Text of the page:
The Parson and the Publican go Christmas shopping in Hay-on-Wye

PUBLISHED: 00:16 21 November 2011 | UPDATED: 20:20 20 February 2013

The Parson and the Publican go Christmas shopping in Hay-on-Wye

The Parson and the Publican go Christmas shopping in Hay-on-Wye

Our men on a mission to buy Christmas presents recall tales of Christmas past

In the words of the Parson

We stand disconsolate outside the shop. One good idea he has had this year and just for the moment he is thwarted. Like a sweet-starved school boy he presses his nose against the glass taking a last, long lingering look before I tug him onwards.

It is a truth universally acknowledged that all things necessary for Christmas present solutions are to be found in Hay-on-Wye. Or at least it is in my household where some time ago, having endured a Christmas shopping trip with wife and three daughters to some throbbing metrop, I declared that if it couldnt be found in Hay then it wasnt going to be got or given. To date I have adhered to this guiding principle. Its simplicity appeals to my companion of many an outing and so you find us at this moment grouped accordingly. To wit: myself, basket on arm, the Old Licensed Victualler (OLV), a pane of plate glass and and a distorted visage.

Senior Management, aware perhaps that her Significant Other would soon be cudgelling his brain for a seasonal gift, mentioned, en passant, that she had seen "a little something". Armed with such inspiration he sallied forth to gain this favour for his lady only to be frustrated by "Back in 5 Minutes" chalked on a little board. Never mind, we can call back.

It is a Thursday, market day in Hay, and the stalls provide a wonderous profusion of ideas for pressies and a chance to check that Christmas provender is on order. So we spend a happy hour wandering from the clock tower up to the Butter Market and across the square under the castles benign watch. Laughing ladies and giggling girls, all well wrapped up against the cold, proffer their wares: finest cakes, jams and preserves from the WI, glowing citrus fruits, bags of nuts, boxes of chestnuts and dates, bunches of parsley, peppers in traffic light colours, mucky root veg, stacked cabbages, caulis and leeks, packs of home-cured bacon (must remember that for the stuffing), sausages in glistening links, bread, tarts, croissants and pastries, sweet-smelling bath things for the lady who still likes to luxuriate, ribbons, buttons and lace, tea cosies for that second cup.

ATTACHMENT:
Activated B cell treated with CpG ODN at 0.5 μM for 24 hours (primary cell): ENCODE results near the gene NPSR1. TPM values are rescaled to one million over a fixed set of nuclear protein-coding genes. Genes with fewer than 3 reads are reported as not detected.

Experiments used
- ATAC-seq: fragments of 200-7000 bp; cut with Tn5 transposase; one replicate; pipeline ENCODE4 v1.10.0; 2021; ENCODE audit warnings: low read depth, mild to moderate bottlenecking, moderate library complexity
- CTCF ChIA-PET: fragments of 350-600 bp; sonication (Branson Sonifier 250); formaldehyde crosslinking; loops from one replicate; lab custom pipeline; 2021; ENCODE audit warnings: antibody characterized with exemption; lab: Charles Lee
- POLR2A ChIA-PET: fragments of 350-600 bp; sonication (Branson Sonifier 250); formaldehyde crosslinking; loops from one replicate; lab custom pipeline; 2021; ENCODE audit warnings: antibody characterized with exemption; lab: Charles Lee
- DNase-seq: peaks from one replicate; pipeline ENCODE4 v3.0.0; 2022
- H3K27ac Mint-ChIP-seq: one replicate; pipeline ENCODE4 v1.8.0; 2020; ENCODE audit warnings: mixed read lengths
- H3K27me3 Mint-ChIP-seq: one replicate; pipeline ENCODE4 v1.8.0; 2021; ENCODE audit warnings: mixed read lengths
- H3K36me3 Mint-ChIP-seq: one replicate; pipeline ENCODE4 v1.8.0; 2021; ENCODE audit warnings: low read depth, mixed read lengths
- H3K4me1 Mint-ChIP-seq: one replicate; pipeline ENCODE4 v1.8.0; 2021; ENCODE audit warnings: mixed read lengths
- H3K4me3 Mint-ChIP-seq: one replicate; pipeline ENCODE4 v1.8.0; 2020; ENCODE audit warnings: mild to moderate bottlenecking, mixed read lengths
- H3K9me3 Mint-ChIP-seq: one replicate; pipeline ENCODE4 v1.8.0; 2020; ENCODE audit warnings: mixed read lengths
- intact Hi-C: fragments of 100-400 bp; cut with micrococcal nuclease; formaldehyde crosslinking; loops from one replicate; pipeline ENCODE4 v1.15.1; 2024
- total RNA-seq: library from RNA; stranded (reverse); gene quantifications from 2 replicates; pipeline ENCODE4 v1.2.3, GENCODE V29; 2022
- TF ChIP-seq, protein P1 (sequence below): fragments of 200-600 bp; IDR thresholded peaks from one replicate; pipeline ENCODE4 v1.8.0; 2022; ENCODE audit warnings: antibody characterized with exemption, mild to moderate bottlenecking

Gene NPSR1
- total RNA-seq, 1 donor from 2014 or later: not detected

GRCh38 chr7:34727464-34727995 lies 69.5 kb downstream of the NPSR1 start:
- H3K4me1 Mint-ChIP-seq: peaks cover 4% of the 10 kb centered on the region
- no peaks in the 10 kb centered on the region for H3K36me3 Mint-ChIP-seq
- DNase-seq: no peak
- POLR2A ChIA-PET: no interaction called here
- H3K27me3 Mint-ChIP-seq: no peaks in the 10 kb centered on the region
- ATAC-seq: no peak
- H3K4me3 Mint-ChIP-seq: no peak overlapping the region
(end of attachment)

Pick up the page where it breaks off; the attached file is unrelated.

There are spices from afar and jewel-like fruits, plump and fresh from the sun, glac or crystallised for cakes, puddings and mincemeat. Here too are the cheeses to fill the corners as the port is supped and the brandy swirled around the glass, or to sharpen the jaded palate on Boxing Day with cold meat and pickles. A collection of those with preserves from the WI is certainly on the list.

The sharp wind drives us in for a restorative coffee. A warm fug steams up the specs and the smell of fresh roasted coffee perks as it percs. Wicker baskets clashing we wend our way through yummy mummies and their all-terrain buggies, folk down off the hill with half an eye on the weather, seasoned shoppers sorting parcels and doing a quick inventory of bags, ladies exchanging news of grandchildren and dogs, the solitary with his newly purchased book. We find a corner table with a good view. Steaming coffee has the desired recuperative effect upon my companion and he is soon ready to sally forth unto the breach once more.

Bells tinkle above doors and shopkeepers greet us. It is busy but somehow still polite and pleasant. We are coping well with the task in hand but still a few gifts elude us. "Never fear," quoth I and direct the OLV in the direction of the market place. He is sidetracked for a bit by the display of smoked salmon on the fish stall but ere long we stand before that shrine of the last minute shopper. "Get your own back" I whisper, "Buy em all socks." It is an irresistible temptation and in the twinkling of an eye the deed is done.

As we proceed up the street there are still more opportunities as windows full of finery and fripperies beckon the boutique shopper. Tokens from here were a great hit one year I recall. At the grocers the window is full of bread but inside a box of Dearly Beloveds favourite chocolates is secured and as we come out, the Christmas window at the butchers opposite is not to be missed.

Our lunch destination is in sight but there is one last visit to be paid. The ironmongers/hardware/cook shop is an Aladdins cave of wonderment for the perplexed Christmas shopper. We stand in the portal as I mutter the words "open Sesame" and as the automatic doors part before us, the OLV chunters on about my mixing up pantomimes a little. He is soon silenced. There is not a crook or nanny in this place that is not festooned with something that someone is going to need at some point and the boys and girls who populate this version of Santas Grotto know where everything is and are more than happy to help.

As we stagger across the road with our purchases I am not sure that we have added to the total sum of presents for others but there are certainly a few treats that Santa never need know about tucked in the basket and bags.

In the words of the Publican

What could be better after a spell in the pressured world of commerce than to retreat behind the stout inn door to soak up the friendly warmth and revive the inner man? So here we sit in the bar of the creeper-clad Blue Boar watching the constant flow of cheery souls stopping by for a winter warmer, or something more substantial, served by the delightful and friendly Milly. The coal fire glows as the mellow wintry sun shines on the polished copper and umber-tinted oak panelling. We place our order and chat about our mornings escapades. The subject, as oft is the case, comes around to food, in particular the challenge of the Christmas bird; what spiced and herbal delicacies to introduce into which orifice of the festive roast. Thus prompted I tell my old chum the saga of the Big Bird.